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Oct

8

Fanny And I: Barnard’s Fanny Pack Craze

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Lauren Oneulm, Barnard ’22, stands outside of Milstein with her fanny pack

Elle Ferguson, new Bwog staff writer and freshman at Barnard College, covers the most important event in the Grand Opening of the Milstein Library: the free fanny packs.

Last week’s grand opening of the Milstein Center was a hit; but not just because of the crazy-rich donors and Barnard fulfilling its purpose to educate future female leaders with their new movement laboratory – no, an unexpected celebrity made an appearance: Milstein Fanny Packs.

In the span of two hours, Barnard staff at the Milstein center handed out 1500 fanny packs to enthusiastic students and faculty. Yes, 1500. The idea to hand out fanny packs came from the communications department. According to David Hopson, the creative director of the department, the tip came from a student who told him that fanny packs were back in style.

“I have fond memories of the fanny pack,” Hopson says, recalling the fanny pack he used in his trip across Europe in the 80s, “but I was also happy to see them die.” When asked about how he felt about the return to the fashion arena, Hopson said he was “ambivalent … But you have to follow the youth in these things.”

Hopson’s ambivalence was not shared with the Barnard student body, who demonstrated an overwhelmingly positive reaction to their newly-acquired gifts. Maia Robinson, a freshman at Barnard said, “I’m really happy because I’ve wanted a fanny packs for a couple of weeks, and now I got one for free that reps my school, so how can it get any better?” Robinson’s friend Lauren Oneulm, another freshman at Barnard shared Maia’s joy in receiving her fanny pack. “I’m feeling like I’ve never received a better gift in the world,” Oneulm starf.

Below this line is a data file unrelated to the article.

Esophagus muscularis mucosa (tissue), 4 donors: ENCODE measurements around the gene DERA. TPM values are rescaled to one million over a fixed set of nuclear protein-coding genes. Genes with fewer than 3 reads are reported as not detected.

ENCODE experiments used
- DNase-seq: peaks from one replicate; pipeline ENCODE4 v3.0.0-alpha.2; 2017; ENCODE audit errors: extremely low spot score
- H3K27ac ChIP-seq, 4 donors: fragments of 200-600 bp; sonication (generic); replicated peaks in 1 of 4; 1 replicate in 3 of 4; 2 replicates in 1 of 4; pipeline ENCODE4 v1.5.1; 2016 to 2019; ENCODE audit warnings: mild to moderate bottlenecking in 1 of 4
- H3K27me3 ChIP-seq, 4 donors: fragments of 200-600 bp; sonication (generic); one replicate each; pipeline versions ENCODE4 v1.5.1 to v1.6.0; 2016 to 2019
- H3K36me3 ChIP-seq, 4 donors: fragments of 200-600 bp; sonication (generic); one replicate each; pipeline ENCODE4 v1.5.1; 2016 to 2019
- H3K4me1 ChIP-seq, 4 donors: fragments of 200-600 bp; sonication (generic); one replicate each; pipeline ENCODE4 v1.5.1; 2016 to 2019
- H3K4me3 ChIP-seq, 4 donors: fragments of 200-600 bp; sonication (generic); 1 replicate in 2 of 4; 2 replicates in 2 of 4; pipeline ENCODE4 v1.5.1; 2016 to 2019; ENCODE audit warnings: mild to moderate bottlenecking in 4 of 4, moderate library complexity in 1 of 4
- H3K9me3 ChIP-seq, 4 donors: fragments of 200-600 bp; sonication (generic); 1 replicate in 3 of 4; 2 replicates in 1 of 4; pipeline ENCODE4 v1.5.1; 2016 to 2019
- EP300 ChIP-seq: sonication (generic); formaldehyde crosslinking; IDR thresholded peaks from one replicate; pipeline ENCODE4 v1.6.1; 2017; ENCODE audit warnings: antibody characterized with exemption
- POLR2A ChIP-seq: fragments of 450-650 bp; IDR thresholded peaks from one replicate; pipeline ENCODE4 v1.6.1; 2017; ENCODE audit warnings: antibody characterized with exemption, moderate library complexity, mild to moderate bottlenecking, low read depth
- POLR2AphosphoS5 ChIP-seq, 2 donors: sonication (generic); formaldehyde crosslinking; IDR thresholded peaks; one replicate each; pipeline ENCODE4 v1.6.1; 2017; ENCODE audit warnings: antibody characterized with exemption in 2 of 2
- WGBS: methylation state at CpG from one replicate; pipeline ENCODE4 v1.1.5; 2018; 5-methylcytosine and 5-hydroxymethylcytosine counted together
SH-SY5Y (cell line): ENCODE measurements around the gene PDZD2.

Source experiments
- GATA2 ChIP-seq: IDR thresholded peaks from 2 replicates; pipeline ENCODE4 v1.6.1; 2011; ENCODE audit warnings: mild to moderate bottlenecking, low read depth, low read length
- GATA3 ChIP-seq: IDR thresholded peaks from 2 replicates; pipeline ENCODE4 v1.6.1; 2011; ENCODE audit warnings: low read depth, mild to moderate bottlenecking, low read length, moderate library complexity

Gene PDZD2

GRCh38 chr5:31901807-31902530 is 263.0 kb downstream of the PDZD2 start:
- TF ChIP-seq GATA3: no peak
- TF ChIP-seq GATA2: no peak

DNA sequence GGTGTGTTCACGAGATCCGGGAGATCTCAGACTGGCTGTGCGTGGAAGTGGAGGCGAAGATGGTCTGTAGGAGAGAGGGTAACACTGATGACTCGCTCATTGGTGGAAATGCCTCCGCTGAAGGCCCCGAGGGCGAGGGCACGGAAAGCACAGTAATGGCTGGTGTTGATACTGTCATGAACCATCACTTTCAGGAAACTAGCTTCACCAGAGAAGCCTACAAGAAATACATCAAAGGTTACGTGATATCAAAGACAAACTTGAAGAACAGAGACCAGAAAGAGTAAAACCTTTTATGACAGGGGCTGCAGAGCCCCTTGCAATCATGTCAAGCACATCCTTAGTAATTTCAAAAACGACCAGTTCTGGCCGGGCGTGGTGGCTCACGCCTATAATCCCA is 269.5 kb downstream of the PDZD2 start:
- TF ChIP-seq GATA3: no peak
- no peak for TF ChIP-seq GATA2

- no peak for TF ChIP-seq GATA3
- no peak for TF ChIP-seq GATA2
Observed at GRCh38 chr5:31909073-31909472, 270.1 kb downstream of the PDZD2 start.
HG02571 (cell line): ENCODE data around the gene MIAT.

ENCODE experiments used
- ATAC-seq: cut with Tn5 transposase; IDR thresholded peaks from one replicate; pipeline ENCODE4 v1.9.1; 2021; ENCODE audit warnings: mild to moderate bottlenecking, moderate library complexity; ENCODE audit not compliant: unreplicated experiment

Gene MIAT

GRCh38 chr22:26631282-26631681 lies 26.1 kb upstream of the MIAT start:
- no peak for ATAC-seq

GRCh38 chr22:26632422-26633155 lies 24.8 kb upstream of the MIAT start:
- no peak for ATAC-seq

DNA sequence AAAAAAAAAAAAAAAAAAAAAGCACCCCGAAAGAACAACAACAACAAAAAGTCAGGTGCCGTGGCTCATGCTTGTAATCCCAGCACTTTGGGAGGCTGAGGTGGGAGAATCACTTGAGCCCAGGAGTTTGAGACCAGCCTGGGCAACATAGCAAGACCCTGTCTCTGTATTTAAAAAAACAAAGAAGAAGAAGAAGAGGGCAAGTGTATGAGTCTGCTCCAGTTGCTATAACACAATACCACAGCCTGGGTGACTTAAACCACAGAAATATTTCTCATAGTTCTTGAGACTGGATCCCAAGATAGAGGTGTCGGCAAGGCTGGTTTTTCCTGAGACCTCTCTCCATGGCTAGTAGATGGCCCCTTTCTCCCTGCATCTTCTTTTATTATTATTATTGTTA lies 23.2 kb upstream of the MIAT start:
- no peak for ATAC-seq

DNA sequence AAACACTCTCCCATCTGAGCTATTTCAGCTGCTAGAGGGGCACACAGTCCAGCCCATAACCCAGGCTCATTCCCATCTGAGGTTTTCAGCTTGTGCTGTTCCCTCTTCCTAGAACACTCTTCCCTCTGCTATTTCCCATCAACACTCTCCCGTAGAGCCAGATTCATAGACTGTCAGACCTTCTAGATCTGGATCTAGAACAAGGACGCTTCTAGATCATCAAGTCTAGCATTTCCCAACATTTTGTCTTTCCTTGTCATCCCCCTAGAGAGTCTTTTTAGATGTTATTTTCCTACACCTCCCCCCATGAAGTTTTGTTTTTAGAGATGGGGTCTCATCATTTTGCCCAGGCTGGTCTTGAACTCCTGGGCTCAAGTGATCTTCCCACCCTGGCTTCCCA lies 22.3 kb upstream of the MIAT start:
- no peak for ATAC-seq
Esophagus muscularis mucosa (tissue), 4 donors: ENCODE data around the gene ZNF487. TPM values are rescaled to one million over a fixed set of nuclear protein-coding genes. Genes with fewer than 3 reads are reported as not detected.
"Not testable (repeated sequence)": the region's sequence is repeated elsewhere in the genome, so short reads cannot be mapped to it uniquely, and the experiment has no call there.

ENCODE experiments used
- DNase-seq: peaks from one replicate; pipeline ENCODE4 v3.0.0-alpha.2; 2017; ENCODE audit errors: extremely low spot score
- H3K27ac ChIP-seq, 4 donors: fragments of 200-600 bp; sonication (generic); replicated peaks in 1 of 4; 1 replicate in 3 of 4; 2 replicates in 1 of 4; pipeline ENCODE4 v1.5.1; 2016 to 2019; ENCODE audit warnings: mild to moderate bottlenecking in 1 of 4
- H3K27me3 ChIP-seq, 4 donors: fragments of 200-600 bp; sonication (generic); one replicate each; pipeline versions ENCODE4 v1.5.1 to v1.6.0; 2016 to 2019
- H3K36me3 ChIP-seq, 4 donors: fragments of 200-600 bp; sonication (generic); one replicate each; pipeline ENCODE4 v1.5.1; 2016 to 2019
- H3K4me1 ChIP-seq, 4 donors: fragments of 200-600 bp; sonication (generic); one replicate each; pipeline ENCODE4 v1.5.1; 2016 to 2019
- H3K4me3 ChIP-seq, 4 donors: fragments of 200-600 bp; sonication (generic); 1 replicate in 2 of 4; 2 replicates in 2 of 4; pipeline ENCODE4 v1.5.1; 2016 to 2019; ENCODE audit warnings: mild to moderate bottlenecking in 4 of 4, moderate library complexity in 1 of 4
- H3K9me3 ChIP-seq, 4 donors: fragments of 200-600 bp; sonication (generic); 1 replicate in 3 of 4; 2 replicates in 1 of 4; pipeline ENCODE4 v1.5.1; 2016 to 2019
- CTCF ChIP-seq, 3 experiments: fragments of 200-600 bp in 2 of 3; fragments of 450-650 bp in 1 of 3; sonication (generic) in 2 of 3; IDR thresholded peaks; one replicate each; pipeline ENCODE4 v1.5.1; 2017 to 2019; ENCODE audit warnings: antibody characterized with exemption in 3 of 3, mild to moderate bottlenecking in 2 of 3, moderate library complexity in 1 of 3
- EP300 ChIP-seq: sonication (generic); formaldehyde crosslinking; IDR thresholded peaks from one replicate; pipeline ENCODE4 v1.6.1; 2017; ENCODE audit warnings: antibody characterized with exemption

Many students felt that the fanny pack gift was not representative of the school just because it had the Milstein logo on it, but because it spoke to the cultural commitment to fashion at Barnard. “Fashion at Barnard is very important so this only helps the statement that we all make in our clothing,” Robinson said about her fanny pack. “Now I’m part of the trend. Thanks, Barnard.”

Left: Oneulm, Center: Robinson, Right: Eddie Hunt, Barnard faculty

For some students, this event brought them closer to the fanny pack craze. “I never appreciated fanny packs enough,” Alex Volgyesi, a Barnard freshman said. “I wore one to my first party at Columbia and I felt so empowered.”

Beyond the fanny pack’s aesthetic, it has proved very useful to her, especially at the party scene. “I always have a dilemma… if you wear a purse, it gets in the way of your dancing. If you wear a backpack, it’s annoying… When I wore this fanny pack I felt like it was a perfect fit… I’m gonna treat her [the fanny pack] real well,” Volgyesi added.

These fanny packs will continue to make appearances around Barnard and Columbia’s campus, as many students have plans involving their gifts. Robinson said she would “definitely be wearing it to fashion week next year.” Oneulm sees the fanny pack as a bonding opportunity and plans to wear her fanny pack matching with her friends. She refers to her fanny pack as her “beautiful, Milstein baby.”

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